Throughout the story, the narrator does not give a cut clear for the killings of his two cats and wife, he just tries to justify his situation, and this actually supports the idea of him being a fraud, a liar. It is ironic that he used to doubt his wife’s beliefs that ‘all black cats are witches in disguise,’ but at the end it is the black cat that drives him crazy.  Ed Piacentino states that the speaker’s motive for killing his wife appears to be unintentional and, hence, the crime is not willfully planned, nor is the speaker capable of comprehending logically or convincing persuasively why he did his dreadful acts, throughout the continuous suggestions of justifications of his actions (1). Piacentino also adds that “to attempt to sway the reader’s thinking and to win his sympathy, the narrator deliberately structures his text,” flashing between “narrative time” and “story time”. Nevertheless, although he might not have killed his wife on purpose, he shows little remorse, or even no remorse, ‘soundly and tranquilly I slept,’ and instead of turning himself in, he tried to hide her body in one of the walls of the apartment. We get in his head at the moment when he decides to hide the corpse, but does not know where; he gives suggestions to himself, such as cutting the body into pieces, burning it, or ‘packing it into a box and getting a porter’ to take it away. One who flees from the scene of a crime, tries to hide a body and burns a house, seems pretty reasonable to me, seems pretty sane, and seems to know whats right and whats not. At the very end of the story, he blames the ‘hideous beast’ that he accidentally buried with his wife’s body, to be what ‘seduced’ him to murder. And as in “The Tell Tale Heart,” at first the narrator appears in front of the police confident and calm, but at the end he gets exposed. However, unlike the narrator of  “The Tell Tale Heart,” our narrator does not cause his own arrest, the shriek of the cat does. He caused the death of the first cat, but the second cat is what brought him to justice.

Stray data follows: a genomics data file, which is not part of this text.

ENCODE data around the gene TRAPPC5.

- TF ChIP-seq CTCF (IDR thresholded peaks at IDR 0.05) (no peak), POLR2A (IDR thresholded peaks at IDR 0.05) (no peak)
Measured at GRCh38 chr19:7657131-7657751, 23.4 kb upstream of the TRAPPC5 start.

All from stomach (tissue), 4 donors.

Works Sited

Gargano, James. The Question of Poe’s Narrators. “Collage English” 1963, vol. 25: 8-9.

Piacentino, Ed. Poes’s the Black Cat as Psychobiography: Some Reflections on the Naratological dynamics. “Studies in Short Fiction” 35 (1998): 1-6.

Popescu, Andreea. Immolation of the Self, Fall into the  Abyss in Edgar Allan Poe’s Tales. “University of Bucharest, 2012. 1.